In this painting, the artist certainly shows the influence that his first hand observation of the paintings and techniques employed by Tom Tomson, (1877 – 1917), a Canadian landscape artist, had on his own work. There are also similarities in this painting to Post-Impressionist paintings, including some of Cezanne’s, whom Picasso described as being the ‘father’ of modern art.
The use of vibrant contrasting colours, the play of light on the landscape and composition rules were important to the artist. In this painting he has roughly used the ‘rule of thirds’ to place important shapes around the canvas.
It appears as if a fire has recently swept through the forest, leaving behind skeletal remains of trees. One tree has survived, and its foliage has been painted with deliberate, wide strokes of orange paint. Warm colours, orange and orange-red take up over a third of the canvas and give a feeling of heat. However, they blend well with the colour yellow that gives energy to the painting. Simultaneous contrast has been achieved through the inclusion of complementary colours, blue, green and violet/purple, and the effect balances the colours overall. By using a darker green-blue colour in the foreground, and manipulating colours that graduate through the mid-section, blurring them in the distance until they transition into a softly toned and yellow tinted sky, the artist has given the painting atmospheric perspective or visual depth.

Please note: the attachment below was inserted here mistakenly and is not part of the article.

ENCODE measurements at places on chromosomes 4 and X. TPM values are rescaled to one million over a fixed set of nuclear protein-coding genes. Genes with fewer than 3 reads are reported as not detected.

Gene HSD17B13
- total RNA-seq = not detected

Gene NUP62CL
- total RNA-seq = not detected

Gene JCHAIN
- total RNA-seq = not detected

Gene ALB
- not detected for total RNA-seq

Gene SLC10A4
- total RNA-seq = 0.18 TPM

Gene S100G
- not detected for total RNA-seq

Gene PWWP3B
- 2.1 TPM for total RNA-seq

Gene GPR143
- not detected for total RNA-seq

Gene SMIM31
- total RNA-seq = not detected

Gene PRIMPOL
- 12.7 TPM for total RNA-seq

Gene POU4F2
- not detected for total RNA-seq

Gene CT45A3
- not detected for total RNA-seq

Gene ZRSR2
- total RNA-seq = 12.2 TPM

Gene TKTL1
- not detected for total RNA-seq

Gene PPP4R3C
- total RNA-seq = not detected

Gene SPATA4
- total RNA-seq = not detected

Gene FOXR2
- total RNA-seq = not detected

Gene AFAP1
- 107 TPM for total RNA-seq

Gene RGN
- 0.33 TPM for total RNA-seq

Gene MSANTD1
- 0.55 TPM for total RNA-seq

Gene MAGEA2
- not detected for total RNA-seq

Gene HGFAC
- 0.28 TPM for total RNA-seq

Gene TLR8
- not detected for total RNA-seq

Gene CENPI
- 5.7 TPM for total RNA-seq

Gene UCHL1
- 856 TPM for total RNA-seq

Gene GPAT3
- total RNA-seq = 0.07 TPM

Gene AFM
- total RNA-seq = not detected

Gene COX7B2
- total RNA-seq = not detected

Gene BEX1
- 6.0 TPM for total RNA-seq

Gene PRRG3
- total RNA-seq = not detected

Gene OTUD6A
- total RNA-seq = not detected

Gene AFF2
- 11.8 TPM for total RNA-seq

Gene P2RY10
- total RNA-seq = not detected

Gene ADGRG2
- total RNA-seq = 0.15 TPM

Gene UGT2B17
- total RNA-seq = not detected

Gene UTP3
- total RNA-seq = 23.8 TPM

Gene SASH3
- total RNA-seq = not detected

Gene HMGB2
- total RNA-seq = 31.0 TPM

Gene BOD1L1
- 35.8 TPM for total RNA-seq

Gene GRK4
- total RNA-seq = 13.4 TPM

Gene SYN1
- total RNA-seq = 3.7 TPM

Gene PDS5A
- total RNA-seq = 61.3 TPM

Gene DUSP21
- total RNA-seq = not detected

Brush strokes are distinct, and the painting exposes the harshness of a land that is vulnerable to fire. The stark dead tree on the left is a reminder for the viewer that fire can destroy.
Acrylic on Masonite, date unknown.